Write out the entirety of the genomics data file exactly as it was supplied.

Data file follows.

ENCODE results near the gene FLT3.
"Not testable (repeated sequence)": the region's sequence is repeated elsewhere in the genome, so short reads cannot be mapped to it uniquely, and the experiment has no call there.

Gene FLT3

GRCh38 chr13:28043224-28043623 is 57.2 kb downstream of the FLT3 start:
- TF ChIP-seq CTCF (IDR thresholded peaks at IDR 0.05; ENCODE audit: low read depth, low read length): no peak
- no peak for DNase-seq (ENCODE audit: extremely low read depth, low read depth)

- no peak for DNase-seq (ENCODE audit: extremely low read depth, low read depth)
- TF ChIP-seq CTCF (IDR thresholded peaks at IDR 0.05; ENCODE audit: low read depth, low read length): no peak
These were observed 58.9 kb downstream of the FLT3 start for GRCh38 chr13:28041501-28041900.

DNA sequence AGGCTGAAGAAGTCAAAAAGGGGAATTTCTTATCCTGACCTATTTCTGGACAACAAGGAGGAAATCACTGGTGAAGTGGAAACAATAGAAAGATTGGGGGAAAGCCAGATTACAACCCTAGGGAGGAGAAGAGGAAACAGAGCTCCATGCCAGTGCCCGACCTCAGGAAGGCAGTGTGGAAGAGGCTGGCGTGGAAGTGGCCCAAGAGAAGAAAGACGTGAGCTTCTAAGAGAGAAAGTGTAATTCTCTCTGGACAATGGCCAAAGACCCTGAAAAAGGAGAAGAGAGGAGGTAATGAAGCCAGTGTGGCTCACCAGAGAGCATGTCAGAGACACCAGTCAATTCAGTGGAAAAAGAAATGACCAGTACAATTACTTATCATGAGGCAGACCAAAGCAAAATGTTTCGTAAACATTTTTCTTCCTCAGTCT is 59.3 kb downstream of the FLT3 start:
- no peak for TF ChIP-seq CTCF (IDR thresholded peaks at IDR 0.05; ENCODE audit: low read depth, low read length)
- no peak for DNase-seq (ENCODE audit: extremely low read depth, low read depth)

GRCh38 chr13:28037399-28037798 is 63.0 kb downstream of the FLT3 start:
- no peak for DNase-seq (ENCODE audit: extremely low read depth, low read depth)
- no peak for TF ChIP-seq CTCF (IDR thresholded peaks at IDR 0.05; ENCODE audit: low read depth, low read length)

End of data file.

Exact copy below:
ENCODE results near the gene FLT3.
"Not testable (repeated sequence)": the region's sequence is repeated elsewhere in the genome, so short reads cannot be mapped to it uniquely, and the experiment has no call there.

Gene FLT3

GRCh38 chr13:28043224-28043623 is 57.2 kb downstream of the FLT3 start:
- TF ChIP-seq CTCF (IDR thresholded peaks at IDR 0.05; ENCODE audit: low read depth, low read length): no peak
- no peak for DNase-seq (ENCODE audit: extremely low read depth, low read depth)

- no peak for DNase-seq (ENCODE audit: extremely low read depth, low read depth)
- TF ChIP-seq CTCF (IDR thresholded peaks at IDR 0.05; ENCODE audit: low read depth, low read length): no peak
These were observed 58.9 kb downstream of the FLT3 start for GRCh38 chr13:28041501-28041900.

DNA sequence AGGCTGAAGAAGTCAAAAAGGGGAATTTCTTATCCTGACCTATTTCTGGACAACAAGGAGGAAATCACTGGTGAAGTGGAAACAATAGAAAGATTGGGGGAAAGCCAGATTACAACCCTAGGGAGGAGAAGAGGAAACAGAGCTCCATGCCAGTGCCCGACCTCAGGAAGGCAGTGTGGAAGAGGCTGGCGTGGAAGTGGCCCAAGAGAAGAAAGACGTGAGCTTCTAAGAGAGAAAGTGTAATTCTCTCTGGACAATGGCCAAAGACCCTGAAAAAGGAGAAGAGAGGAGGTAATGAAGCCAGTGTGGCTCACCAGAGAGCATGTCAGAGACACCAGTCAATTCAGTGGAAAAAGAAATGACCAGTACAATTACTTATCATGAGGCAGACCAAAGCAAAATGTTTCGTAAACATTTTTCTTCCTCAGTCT is 59.3 kb downstream of the FLT3 start:
- no peak for TF ChIP-seq CTCF (IDR thresholded peaks at IDR 0.05; ENCODE audit: low read depth, low read length)
- no peak for DNase-seq (ENCODE audit: extremely low read depth, low read depth)

GRCh38 chr13:28037399-28037798 is 63.0 kb downstream of the FLT3 start:
- no peak for DNase-seq (ENCODE audit: extremely low read depth, low read depth)
- no peak for TF ChIP-seq CTCF (IDR thresholded peaks at IDR 0.05; ENCODE audit: low read depth, low read length)